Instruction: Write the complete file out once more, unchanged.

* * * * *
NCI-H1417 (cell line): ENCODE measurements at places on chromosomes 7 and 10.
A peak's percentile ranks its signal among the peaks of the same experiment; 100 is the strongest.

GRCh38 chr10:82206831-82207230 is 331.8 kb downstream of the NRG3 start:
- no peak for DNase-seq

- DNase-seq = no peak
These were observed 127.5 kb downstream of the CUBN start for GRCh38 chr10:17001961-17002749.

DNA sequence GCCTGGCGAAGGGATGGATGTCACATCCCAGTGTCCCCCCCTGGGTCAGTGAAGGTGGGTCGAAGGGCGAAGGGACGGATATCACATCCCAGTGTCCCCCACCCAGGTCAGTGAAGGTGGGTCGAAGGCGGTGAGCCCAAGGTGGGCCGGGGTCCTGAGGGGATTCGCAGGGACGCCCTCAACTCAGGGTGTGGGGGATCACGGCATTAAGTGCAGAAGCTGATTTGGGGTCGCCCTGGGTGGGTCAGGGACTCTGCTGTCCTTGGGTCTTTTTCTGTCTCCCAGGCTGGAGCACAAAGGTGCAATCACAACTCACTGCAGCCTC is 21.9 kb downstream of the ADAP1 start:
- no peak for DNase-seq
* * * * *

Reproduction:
NCI-H1417 (cell line): ENCODE measurements at places on chromosomes 7 and 10.
A peak's percentile ranks its signal among the peaks of the same experiment; 100 is the strongest.

GRCh38 chr10:82206831-82207230 is 331.8 kb downstream of the NRG3 start:
- no peak for DNase-seq

- DNase-seq = no peak
These were observed 127.5 kb downstream of the CUBN start for GRCh38 chr10:17001961-17002749.

DNA sequence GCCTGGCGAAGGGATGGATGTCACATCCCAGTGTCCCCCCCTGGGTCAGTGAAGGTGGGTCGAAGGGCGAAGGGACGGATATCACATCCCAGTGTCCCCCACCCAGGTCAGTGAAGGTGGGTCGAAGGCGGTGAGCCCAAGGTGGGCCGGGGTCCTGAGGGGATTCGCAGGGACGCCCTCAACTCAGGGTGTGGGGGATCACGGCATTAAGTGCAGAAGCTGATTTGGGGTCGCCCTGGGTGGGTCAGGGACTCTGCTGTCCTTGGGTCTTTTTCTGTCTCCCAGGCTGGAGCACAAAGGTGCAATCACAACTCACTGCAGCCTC is 21.9 kb downstream of the ADAP1 start:
- no peak for DNase-seq